We had the same problem with molten lead and zinc tanks at a place I worked. However the moisture wasn't the only problem. Water boils off at 212, so anything that held water would be too cold to put in the molten metal. All tools must be warmed (and dry) before going into the tank. Nothing like a lead bathe if you got in a hurry.
David from jax

04-30-2004, 11:03 AM
I have been TOLD,several times/several places, that plumbers stick a wet finger into molten lead or solder, that it just sizzles and you get finger out quickly there is NO sensation of heat nor damage done.

Never tried it my self, never saw it tried, ain't gonna try it, don't suggest ANYONE try it. Don't need no safety lectures, seems to me that a speck of dross, too cold a pot etc could make things go wrong.

Anyone actually know if it works?

04-30-2004, 04:08 PM
Hey Docsteve66,
I don't know about a wet finger in molten lead (and I'm not about to try it) but I
was present when a plumber was adding some
old lead pipe to his pot that had some water in it.
When they got him to the emergency room
the doctors lifted his eye lids and pryed
out lead that conformed perfectly to his
He didn't lose his sight but had several bad weeks.


05-01-2004, 07:40 PM
Few years ago, I was using a "hot glue gun". Must have been some water in there, somewhere. The glue kind of backfired, sprayed hot glue all over face and one ear. Looked like a 'coon for a while, skin peeled above and below the glasses. No scars now, quite painful for a few moments. I would have thought (had I thought at all) that any water would have evaporated as the glue was fed into the chamber. Wife peeled a "mask" from the face and glasses (there were holes in the mask). We forget the large aomunts of heat (as opposed to temerature) that accompany a change from liquid to solid or gas to liguid. Really cooks like a crock pot as it cools.

05-03-2004, 09:14 AM
I don't think I'd stick my finger (or anything else http://bbs.homeshopmachinist.net//biggrin.gif) into a pot of molten metal. But I have held a boiling pan of water in the palm of my hand (several times), and there's no heat felt on the bottom of the pan. (As long as the boiling continues!)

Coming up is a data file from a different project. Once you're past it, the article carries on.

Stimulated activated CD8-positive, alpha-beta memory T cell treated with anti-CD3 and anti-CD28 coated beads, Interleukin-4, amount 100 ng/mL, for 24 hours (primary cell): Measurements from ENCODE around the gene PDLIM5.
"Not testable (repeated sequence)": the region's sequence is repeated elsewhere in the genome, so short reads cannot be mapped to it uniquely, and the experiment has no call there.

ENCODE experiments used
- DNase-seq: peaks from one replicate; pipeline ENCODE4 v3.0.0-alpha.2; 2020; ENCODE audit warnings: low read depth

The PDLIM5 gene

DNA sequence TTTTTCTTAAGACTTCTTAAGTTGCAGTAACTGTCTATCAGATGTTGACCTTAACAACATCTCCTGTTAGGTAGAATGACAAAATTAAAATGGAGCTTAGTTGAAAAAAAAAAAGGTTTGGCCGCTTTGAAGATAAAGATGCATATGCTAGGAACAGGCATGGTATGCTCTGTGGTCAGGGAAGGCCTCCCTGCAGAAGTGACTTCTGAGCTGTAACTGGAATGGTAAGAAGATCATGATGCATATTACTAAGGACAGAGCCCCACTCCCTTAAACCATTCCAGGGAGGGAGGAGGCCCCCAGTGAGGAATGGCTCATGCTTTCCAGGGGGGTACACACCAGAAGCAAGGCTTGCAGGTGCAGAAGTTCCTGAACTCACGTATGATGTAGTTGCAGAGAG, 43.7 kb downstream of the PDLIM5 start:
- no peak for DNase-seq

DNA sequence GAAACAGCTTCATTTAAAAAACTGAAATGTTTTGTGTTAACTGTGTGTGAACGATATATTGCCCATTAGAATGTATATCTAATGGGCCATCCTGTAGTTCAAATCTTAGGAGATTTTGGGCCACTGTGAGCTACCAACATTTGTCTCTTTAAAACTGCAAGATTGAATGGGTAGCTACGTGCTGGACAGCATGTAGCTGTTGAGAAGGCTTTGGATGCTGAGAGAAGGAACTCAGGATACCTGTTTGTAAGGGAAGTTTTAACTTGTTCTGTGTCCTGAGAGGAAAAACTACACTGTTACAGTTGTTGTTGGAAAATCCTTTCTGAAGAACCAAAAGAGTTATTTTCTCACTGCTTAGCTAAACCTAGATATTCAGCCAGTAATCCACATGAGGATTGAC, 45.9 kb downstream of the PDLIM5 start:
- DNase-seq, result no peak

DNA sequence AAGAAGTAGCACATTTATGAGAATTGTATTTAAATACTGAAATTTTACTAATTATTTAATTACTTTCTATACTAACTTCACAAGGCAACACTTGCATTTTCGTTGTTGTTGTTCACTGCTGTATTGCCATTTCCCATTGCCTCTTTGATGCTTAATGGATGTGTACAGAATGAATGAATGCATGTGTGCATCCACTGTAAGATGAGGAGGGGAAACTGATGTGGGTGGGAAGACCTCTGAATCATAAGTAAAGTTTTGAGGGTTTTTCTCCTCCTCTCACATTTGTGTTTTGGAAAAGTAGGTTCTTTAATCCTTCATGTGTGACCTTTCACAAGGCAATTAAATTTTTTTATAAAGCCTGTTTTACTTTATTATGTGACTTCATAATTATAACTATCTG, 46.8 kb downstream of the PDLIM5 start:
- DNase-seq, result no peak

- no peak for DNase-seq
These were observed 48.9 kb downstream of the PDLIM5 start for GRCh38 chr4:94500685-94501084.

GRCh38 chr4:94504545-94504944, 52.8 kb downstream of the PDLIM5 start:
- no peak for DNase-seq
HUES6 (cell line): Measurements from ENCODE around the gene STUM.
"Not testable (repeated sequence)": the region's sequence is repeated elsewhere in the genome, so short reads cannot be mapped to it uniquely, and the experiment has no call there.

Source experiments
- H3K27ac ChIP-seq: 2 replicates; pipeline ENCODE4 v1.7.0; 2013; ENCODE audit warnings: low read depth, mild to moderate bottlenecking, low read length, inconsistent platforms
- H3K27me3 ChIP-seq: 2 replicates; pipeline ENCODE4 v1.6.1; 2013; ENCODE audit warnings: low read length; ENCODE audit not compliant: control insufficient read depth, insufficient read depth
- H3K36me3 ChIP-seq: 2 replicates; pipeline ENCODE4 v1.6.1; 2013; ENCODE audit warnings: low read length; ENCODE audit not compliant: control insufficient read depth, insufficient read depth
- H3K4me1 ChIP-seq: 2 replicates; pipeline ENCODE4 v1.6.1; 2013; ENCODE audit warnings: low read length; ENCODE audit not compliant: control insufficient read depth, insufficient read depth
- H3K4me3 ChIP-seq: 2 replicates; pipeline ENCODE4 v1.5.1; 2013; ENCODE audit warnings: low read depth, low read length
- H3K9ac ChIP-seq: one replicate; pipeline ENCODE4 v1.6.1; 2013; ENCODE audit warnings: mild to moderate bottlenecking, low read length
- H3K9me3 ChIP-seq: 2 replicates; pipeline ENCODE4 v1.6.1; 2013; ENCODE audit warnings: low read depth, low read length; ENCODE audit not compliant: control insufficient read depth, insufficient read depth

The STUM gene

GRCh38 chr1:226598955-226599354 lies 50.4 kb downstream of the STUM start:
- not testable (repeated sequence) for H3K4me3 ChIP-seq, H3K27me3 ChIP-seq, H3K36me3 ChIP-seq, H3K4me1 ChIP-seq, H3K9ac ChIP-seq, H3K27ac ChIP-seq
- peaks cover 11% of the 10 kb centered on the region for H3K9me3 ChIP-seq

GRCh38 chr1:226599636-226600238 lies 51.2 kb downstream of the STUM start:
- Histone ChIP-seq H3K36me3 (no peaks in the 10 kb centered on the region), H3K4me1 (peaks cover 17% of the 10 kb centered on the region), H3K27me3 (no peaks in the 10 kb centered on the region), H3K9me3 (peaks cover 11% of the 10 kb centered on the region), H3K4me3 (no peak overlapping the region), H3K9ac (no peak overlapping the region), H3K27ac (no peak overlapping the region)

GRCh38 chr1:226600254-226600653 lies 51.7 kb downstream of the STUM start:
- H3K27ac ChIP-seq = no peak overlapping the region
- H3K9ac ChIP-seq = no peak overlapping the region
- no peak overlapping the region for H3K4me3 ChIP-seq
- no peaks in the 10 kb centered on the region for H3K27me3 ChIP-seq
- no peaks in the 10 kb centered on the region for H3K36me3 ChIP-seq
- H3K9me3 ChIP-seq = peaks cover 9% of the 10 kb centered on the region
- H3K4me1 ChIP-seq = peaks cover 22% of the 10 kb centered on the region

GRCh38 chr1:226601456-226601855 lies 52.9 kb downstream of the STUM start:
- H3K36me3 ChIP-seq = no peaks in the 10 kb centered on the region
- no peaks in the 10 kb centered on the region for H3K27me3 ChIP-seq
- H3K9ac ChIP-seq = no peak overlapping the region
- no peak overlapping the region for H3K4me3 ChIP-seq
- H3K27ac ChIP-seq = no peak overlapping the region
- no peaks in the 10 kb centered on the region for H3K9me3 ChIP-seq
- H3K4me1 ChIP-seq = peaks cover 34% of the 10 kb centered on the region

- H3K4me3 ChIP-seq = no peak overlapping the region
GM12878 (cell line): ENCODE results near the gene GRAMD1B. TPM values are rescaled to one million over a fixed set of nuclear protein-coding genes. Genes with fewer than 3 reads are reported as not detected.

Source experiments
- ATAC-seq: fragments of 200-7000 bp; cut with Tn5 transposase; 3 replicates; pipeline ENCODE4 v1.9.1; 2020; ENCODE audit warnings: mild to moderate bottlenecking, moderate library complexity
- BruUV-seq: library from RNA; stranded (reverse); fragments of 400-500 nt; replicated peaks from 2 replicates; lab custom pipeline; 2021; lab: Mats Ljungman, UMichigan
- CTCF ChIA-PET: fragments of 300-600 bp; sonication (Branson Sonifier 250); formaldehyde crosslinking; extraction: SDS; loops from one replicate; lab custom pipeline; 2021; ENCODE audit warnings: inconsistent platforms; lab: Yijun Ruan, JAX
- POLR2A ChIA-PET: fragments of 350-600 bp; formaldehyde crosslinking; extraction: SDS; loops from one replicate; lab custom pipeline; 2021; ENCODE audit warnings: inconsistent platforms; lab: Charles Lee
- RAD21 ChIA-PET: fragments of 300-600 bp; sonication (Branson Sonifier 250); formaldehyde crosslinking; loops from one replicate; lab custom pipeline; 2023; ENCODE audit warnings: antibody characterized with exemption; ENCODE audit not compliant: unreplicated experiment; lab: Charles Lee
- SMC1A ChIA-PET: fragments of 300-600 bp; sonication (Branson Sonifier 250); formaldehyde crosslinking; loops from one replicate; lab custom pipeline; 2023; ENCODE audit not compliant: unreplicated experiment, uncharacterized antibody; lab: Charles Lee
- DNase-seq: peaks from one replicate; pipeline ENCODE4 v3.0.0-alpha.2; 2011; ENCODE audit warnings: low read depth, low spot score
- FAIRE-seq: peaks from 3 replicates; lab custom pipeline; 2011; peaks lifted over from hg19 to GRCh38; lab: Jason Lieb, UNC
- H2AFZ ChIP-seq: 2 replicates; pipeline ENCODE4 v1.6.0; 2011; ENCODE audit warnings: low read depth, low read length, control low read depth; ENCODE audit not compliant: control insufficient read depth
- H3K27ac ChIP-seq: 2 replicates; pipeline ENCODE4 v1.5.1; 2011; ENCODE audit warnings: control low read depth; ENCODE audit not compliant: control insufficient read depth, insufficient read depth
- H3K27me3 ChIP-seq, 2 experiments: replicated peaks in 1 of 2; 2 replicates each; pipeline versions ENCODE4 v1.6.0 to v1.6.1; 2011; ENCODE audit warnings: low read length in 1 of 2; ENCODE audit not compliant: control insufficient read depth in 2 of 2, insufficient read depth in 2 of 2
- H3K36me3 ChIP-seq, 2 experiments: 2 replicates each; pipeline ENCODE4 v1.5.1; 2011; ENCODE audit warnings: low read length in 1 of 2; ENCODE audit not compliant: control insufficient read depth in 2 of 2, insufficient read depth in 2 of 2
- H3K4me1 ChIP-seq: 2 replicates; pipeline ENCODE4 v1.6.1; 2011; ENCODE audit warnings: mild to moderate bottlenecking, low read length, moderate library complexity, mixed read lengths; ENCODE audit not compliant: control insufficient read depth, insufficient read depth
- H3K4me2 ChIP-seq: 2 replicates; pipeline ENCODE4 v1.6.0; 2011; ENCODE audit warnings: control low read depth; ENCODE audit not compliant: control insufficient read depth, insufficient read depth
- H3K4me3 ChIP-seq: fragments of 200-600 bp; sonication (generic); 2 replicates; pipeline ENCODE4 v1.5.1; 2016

Oops, forgot to add: Use a cast iron pan if you decide to try this.

[This message has been edited by lynnl (edited 05-03-2004).]

05-03-2004, 12:24 PM
"...there's no heat felt on the bottom of the pan. (As long as the boiling continues!)"

I'm suspicious about that, and I'm not about to try it. The only reason the water would continue to boil is that heat is being transfered from the pot to the water. If there's enough heat available to raise the temperature of the water above the boiling point, there's certainly enough there to burn your hand. The transfer of heat isn't upward only; it goes toward anything at a lower temperature.

My guess is that the time it takes for you to start FEELING the heat is about the same as the time it takes for the bottom of the pot to drop below the temperature required to boil water. It's not unusual to get a burn injury even though you moved away from the hot object before you felt any pain.


05-03-2004, 01:15 PM
i poured molten lead over my fingers once skin came right off them - nice burns
- and had to do a dance for a while.
wouldnt stick my finger in any lead.

a story i heard -around here there was a person who discovered that he could pick up portugese men of war ie the nasty jellyfish with a float on it -he had thick calloused hands- worked fine until one day he had a pee after............

05-03-2004, 04:00 PM
Roger, I won't attempt to explain all the physics involved. ('cause I don't remember) But (with a heavy cast pot) the bottom is at room temp while it's vigorously boiling ...a matter of 5 - 10 seconds or more. As the boiling subsides you'll feel the bottom start to warm up, slowly at first then more rapidly. But not so quickly that you can't set it down without being burned. It doesn't get uncomfortable til the bubbles have almost totally stopped.

You can safely test it by simply bringing a finger up close, then closer and closer til contact is made. You'll have time to back it away if it's too hot.

It doesn't work that way tho with a thin aluminum or SS pot or pan. I think because the entire pan (sides, etc) just don't retain enough heat to sustain the boiling process when removed from the heat source. I haven't tried it with any kind of ceramic container. Seems like that should work too.

05-04-2004, 11:10 AM
This one I HAVE done. Most here have done too, but for anyone who has not:

You can boil water on a sheet of paper, over an open flame. Seems the heat of flame is transfered to the water fast enough to keep the paper cool. the paper above the water must NOT be touched by the flame.

Had a smart ass young engineer, one of the others showed him the stunt. He repeated the stunt for a bet in one of the shops. They all had seen it done before, but the young fellow was fresh meat.. The old fellows bet was that he could not do it- Acted just as though they had never sen it done.. The older guys gave him a Dixie cup to demonstrate his expertise with. Course the lower rim caught fire, let the water leak out, put the fire out. the water never boiled. Young fellow learned to think a little more from that and more things he jumped into.